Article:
Guest post by Barry Smith
The 6th U.S. Circuit Court of Appeals handed the states of North Carolina and Tennessee a victory on Wednesday when it struck down a Federal Communications Commission rule that pre-empted the states’ regulation of municipal broadband service within their borders.
The three-judge panel said that the FCC overstepped its authority. The ruling noted that municipalities are subdivisions of states and that a state has “absolute discretion” to entrust powers to cities and towns.
“Any attempt by the federal government to interpose itself into this state-subdivision relationship therefore must come about by a clear directive from Congress, and the FCC can only pick the decision maker here if there exists a clear statement to do so [in] federal law,” the ruling says.
Federal law “does not contain a clear statement authorizing pre-emption of Tennessee’s and North Carolina’s statutes that govern the decisions of their municipal subdivisions,” the ruling says.
Berin Szoka, president of Tech Freedom, a free-market think-tank, said Wednesday’s decision came as no surprise to him.
“It should have been obvious that the FCC was going to lose before [it] started down this path,” Szoka said. “And if it wasn’t obvious then, it should have been crystal clear after oral arguments because the decision is exactly what the arguments laid out, what the judges said.”
Szoka said the decision is a win for federalism.
“It reaffirms that federal agencies can only pre-empt state authority when they have a clear statement from Congress that Congress is asserting the ultimate supremacy of the federal government and absent that, they can’t regulate or pre-empt,” Szoka said.
Tennessee enacted a statute in 1999 allowing some municipalities to provide broadband service within its service area.
The N.C. General Assembly passed a law in 2011 [sponsored by Representative McGrady] placing regulations on municipalities that wanted to engage in broadband service. Those regulations included requirements that cities make payments in lieu of taxes that would be equal to the amount a private provider would have had to pay. It also forbids municipalities from subsidizing broadband operations from general tax revenue or other sources and required a referendum on the issue before the municipality could launch a broadband service.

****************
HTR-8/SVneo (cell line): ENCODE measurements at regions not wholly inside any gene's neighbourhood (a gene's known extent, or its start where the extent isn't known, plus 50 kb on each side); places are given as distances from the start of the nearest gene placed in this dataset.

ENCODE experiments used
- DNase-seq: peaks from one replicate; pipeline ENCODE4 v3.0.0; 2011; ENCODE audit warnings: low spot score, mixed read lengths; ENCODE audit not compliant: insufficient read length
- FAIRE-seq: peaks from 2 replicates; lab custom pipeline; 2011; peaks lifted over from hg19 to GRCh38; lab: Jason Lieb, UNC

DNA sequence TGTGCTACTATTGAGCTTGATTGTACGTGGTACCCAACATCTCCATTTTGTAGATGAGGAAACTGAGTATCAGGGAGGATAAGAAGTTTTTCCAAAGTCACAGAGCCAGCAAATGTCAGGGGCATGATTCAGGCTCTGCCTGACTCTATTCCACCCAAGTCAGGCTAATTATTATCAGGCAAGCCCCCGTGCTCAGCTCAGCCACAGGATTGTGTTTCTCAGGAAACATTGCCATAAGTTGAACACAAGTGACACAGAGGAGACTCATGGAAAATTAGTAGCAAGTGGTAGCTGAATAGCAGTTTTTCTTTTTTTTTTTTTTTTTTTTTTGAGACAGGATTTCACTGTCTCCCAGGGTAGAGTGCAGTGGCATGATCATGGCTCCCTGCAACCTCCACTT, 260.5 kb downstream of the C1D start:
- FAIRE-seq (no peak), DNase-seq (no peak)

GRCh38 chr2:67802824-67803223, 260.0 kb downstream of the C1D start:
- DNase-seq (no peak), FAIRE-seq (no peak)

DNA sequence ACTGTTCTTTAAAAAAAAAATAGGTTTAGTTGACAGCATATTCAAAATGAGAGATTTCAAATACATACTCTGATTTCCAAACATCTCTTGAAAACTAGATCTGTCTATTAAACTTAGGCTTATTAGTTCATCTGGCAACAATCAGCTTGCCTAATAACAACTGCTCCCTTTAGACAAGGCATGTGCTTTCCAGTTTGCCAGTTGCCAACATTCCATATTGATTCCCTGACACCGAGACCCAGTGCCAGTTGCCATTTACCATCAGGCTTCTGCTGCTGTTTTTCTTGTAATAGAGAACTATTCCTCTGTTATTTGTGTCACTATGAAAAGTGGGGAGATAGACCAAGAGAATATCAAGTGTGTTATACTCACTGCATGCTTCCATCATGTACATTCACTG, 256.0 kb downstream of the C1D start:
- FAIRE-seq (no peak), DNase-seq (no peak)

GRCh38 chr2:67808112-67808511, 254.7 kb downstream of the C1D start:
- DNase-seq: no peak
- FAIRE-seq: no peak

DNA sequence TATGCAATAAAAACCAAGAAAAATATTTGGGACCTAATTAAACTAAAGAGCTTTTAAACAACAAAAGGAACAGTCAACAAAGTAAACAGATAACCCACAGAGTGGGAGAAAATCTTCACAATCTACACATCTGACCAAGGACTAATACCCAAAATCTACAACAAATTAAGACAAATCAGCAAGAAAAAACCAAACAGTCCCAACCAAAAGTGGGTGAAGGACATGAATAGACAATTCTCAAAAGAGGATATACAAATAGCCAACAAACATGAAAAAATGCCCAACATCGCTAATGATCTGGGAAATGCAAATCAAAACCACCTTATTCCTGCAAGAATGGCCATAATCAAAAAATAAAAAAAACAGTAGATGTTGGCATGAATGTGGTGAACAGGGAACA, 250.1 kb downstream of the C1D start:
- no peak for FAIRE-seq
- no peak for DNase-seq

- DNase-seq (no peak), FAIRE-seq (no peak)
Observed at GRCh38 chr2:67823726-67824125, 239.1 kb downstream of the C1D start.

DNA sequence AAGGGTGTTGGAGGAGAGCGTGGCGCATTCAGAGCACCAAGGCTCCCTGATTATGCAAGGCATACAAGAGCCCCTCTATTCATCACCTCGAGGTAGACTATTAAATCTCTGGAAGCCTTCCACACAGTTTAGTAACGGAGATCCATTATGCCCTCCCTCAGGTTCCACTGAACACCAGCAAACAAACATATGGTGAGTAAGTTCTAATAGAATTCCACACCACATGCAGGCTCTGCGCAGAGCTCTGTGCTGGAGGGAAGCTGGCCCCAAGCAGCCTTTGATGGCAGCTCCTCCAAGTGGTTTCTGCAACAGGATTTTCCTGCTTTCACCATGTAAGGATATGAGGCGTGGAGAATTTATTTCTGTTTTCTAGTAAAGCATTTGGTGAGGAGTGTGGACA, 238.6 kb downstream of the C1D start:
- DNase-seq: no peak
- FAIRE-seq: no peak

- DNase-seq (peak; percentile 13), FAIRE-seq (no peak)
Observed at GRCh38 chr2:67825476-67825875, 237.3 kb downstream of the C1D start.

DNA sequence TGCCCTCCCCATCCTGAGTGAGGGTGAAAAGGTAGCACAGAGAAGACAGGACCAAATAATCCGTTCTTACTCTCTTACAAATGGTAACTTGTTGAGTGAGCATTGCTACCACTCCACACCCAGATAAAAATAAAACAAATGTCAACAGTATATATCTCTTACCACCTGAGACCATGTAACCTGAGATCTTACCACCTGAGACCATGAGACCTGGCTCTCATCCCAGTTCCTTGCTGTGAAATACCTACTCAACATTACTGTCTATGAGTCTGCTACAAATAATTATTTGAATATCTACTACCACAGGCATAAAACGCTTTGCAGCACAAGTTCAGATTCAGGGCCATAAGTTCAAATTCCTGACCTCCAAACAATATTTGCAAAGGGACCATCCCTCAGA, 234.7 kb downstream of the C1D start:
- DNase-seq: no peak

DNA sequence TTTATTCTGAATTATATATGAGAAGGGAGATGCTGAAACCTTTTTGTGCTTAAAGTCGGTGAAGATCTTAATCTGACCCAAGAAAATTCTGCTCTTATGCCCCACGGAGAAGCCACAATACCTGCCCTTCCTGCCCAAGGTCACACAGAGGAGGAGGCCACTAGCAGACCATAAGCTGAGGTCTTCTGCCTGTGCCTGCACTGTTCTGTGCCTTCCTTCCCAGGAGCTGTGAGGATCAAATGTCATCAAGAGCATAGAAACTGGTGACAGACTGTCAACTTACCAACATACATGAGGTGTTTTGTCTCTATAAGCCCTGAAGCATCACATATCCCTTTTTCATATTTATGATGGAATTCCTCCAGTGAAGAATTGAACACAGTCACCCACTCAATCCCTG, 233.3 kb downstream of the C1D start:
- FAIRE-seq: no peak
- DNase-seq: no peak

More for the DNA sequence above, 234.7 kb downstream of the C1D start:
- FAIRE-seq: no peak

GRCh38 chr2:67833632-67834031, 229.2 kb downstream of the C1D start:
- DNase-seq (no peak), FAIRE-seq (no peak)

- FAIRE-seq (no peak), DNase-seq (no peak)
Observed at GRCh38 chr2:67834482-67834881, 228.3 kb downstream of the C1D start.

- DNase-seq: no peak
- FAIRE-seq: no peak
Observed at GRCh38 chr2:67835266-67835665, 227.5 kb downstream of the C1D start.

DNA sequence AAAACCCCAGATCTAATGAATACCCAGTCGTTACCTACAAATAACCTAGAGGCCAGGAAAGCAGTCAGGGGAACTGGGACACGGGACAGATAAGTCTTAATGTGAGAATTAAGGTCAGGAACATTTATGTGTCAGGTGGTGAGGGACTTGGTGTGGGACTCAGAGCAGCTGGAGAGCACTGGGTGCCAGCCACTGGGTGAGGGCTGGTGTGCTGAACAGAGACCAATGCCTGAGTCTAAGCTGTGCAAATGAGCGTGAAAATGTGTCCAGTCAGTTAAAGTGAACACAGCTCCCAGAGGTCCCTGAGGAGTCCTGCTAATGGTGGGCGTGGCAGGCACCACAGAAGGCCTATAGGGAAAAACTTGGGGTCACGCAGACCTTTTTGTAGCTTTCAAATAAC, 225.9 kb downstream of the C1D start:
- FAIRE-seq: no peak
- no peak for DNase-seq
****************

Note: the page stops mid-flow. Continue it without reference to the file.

At the request of the city of Wilson, N.C., which operates its Greenlight broadband service, and Chattanooga, Tenn., which also operates a broadband service, in 2015 the FCC issued its rule pre-empting state laws.
In response to the court’s decision, Common Cause said state laws limiting local broadband exist only because lawmakers have received campaign contributions from big cable interests.
“This decision does not benefit our broadband nation,” Common Cause’s Michael Copps said.
“Nor is it a good reading of the law. But if the FCC cannot set aside these bad laws, then the people must. We will redouble our state-by-state efforts to repeal these odious policies.”
In contrast, FCC Commissioner Ajit Pai, who opposed last year’s FCC intervention, praised the ruling.
“In my statement last year dissenting from the commission’s decision, I warned that the FCC lacked the power to pre-empt these Tennessee and North Carolina laws and that doing so would usurp fundamental aspects of state sovereignty,” Pai said. “I am pleased that the 6th Circuit vindicated these concerns. The court’s decision is a big victory for the rule of law and federalism — a constitutional principle that lies at the heart of our system of government.”
Pai continued: “Today’s decision also represents an opportunity for the FCC to turn the page. Rather than wasting its time on illegal efforts to intrude on the prerogatives of state governments, the FCC should focus on implementing a broadband deployment agenda to eliminate regulatory barriers that discourage those in the private sector from deploying and upgrading next-generation networks.”
The preceding post was written by Barry Smith, Associate Editor of the Carolina Journal. It first appeared on August 11, 2016 and reappears here with the gracious permission of the author.